It is a bit weird that this comfortable, exceedingly quiet Buick seems so eager to do a one-wheel peel out from a stoplight. I used to drive (and still own) a 2000 Pontiac Grand Prix GTP that sent the same amount of torque (280 lb-ft) through sixteen-inch front wheels, and I have to say, it does a better job in this regard.
In every other measurable way, of course, the LaCrosse has blown by the standards General Motors set with my poor old Pontiac and, in the process, has passed a few contemporary competitors as well. It starts with the interior, which exudes a level of solidity that matches Lexus along with some extra panache and style that leaves the Japanese brand behind. Even seemingly small details, like the graphics on the navigation screen, feel especially modern and high-class. I also really like the blue dash piping that lights up at night, although I must wonder, only half-jokingly, if it might be a turnoff for older drivers dealing with cataracts. Another minor complaint would be with the tachometer, which does not indicate car's redline. I know most drivers won't be interested in full runs up the tach, but the Buick does have a manual mode that holds gears right up to the rev limiter, so it would be worth knowing when to call for an upshift.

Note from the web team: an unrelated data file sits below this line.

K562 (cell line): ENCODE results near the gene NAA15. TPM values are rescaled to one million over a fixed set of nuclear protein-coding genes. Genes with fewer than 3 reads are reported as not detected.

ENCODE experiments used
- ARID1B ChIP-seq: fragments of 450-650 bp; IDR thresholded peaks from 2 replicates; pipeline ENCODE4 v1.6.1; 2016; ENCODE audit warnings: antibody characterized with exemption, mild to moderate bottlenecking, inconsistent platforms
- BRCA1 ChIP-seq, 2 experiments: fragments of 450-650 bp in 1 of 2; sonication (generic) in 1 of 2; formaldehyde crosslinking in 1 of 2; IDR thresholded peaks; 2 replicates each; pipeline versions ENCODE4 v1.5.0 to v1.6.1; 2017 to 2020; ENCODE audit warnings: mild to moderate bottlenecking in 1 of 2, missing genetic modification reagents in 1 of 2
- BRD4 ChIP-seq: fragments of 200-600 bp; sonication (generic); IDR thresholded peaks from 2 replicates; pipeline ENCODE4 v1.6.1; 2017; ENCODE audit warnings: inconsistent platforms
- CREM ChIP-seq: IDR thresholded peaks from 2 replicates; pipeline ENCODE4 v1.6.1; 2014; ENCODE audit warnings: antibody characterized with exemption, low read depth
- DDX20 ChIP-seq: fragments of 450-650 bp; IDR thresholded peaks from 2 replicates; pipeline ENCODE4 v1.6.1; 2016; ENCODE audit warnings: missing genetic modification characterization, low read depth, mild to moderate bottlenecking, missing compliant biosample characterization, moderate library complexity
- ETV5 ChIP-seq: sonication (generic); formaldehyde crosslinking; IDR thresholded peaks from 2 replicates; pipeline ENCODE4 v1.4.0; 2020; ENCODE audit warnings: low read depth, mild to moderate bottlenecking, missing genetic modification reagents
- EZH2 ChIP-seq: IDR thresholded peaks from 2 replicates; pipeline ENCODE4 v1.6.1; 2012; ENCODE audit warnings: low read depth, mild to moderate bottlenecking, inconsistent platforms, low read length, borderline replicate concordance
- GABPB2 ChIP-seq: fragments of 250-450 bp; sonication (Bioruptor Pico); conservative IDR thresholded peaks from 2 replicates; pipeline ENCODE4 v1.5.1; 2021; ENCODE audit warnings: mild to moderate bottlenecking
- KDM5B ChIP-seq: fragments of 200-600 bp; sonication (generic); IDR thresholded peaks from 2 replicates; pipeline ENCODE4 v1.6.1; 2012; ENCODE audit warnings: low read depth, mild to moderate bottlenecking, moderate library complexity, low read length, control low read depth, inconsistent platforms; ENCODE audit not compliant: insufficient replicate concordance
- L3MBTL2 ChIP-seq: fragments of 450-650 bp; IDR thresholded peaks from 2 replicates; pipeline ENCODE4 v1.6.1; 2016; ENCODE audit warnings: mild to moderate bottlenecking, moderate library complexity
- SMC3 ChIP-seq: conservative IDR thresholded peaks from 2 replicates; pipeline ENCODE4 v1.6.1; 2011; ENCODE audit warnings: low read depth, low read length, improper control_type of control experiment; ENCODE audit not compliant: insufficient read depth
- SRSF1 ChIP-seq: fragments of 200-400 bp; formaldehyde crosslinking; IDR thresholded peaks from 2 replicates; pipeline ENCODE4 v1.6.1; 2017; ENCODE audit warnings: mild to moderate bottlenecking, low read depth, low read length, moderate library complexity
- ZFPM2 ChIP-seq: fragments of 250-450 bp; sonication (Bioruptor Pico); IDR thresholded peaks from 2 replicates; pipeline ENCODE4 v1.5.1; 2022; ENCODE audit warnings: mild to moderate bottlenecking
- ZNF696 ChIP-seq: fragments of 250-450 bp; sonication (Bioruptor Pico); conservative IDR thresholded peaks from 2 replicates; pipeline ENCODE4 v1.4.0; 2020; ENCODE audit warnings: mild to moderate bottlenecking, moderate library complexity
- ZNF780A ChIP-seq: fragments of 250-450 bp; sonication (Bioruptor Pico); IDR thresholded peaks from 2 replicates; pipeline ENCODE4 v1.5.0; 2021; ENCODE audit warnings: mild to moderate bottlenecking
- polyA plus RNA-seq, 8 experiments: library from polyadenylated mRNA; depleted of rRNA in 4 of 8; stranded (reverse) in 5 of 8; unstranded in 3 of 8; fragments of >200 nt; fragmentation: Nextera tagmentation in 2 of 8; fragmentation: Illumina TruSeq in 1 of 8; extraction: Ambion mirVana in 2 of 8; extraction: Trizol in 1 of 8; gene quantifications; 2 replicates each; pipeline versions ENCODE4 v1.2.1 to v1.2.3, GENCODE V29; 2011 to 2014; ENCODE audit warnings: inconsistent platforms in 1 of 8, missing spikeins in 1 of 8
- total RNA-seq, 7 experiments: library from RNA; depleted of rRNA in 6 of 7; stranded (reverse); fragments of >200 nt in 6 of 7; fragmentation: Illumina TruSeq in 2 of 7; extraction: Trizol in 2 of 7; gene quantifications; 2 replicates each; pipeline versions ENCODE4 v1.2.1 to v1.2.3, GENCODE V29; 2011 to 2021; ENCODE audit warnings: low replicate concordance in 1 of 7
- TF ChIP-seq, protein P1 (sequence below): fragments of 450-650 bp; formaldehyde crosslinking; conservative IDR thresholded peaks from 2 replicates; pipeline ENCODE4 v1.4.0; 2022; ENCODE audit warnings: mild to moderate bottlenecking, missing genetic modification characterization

The LaCrosse isn't a sport sedan, but neither does it fall apart on challenging roads. Body motions are well checked, and the steering, while predictably overboosted, is also very precise. I still wish Buick offered all-wheel drive with this 3.6-liter V-6, as they do with the smaller 3.0-liter engine, but even so this is a strong powertrain. Commendably, little of the ticking noise common to direct-injected engines makes its way into the cabin.
Later this year, the 3.6-liter-equipped LaCrosse will get new struts up front that Buick says will address our torque steer complaints. One could argue that GM should have ironed out this dynamic flaw from the start, but I'll take the glass-half-full approach and say it's good to see the company working to improve its cars after launch.
David Zenlea, Assistant Editor